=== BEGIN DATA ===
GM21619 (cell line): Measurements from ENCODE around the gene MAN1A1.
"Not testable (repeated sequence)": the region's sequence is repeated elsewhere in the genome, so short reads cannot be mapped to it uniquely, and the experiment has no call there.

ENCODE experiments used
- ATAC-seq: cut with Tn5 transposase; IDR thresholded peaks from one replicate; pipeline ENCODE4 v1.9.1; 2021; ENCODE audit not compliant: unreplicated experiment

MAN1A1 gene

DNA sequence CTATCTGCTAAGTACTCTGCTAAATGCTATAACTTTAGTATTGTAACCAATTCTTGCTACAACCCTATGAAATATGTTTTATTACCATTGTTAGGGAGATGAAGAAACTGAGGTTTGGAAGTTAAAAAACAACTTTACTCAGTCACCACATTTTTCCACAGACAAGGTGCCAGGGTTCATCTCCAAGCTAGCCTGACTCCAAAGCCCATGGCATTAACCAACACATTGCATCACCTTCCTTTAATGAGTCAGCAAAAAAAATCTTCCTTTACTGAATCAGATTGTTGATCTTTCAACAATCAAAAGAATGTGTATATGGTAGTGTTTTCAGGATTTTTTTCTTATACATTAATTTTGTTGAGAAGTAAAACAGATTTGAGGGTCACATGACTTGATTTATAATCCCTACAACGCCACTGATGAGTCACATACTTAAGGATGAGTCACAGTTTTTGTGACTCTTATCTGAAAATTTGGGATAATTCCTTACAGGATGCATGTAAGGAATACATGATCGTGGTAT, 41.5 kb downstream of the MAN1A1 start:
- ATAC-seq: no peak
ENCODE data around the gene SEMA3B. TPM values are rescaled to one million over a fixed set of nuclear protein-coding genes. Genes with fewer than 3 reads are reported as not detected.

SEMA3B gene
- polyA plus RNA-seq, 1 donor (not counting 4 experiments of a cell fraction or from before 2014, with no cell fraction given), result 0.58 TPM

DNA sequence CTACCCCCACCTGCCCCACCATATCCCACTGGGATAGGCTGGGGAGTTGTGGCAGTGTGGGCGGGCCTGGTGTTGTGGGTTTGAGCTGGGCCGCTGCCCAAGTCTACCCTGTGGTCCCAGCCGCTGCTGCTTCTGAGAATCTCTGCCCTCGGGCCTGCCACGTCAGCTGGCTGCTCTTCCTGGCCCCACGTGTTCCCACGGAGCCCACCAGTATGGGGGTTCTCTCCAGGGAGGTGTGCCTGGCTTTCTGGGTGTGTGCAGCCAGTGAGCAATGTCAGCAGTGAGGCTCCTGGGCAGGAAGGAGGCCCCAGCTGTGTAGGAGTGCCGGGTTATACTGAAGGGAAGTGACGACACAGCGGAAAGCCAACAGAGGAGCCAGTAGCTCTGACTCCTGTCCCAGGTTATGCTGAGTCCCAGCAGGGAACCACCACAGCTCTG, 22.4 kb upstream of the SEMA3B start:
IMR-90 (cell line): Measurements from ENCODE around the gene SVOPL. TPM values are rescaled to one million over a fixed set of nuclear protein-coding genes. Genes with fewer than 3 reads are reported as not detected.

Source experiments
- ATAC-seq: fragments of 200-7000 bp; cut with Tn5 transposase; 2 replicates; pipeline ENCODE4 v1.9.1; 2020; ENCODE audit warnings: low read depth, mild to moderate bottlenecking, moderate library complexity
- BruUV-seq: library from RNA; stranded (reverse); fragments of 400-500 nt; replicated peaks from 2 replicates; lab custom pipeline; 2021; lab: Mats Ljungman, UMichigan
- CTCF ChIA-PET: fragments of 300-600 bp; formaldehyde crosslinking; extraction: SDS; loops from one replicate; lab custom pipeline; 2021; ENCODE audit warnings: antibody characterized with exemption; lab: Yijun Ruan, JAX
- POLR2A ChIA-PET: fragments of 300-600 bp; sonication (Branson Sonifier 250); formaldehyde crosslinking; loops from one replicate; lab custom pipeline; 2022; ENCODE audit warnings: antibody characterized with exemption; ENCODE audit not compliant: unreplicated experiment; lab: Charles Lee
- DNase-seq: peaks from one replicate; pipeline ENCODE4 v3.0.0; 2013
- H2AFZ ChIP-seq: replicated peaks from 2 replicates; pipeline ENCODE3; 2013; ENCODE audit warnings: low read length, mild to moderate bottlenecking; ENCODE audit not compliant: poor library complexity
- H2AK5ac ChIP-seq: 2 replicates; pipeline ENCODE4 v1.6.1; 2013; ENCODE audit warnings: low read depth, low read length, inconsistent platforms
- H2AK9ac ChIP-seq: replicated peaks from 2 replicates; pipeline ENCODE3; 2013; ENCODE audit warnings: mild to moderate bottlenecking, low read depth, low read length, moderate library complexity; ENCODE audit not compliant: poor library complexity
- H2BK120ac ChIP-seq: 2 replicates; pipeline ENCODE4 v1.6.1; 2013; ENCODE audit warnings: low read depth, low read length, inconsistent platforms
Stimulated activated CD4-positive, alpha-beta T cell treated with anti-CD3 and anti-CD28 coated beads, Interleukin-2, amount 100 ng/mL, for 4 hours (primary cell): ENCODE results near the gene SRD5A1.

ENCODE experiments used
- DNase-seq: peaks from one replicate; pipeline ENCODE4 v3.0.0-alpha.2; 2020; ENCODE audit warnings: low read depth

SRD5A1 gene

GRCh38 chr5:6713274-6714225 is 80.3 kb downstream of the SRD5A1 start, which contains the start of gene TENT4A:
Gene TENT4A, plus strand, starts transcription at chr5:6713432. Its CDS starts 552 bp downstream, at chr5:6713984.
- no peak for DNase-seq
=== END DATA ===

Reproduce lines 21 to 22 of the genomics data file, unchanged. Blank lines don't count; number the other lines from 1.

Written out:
- H2AK9ac ChIP-seq: replicated peaks from 2 replicates; pipeline ENCODE3; 2013; ENCODE audit warnings: mild to moderate bottlenecking, low read depth, low read length, moderate library complexity; ENCODE audit not compliant: poor library complexity
- H2BK120ac ChIP-seq: 2 replicates; pipeline ENCODE4 v1.6.1; 2013; ENCODE audit warnings: low read depth, low read length, inconsistent platforms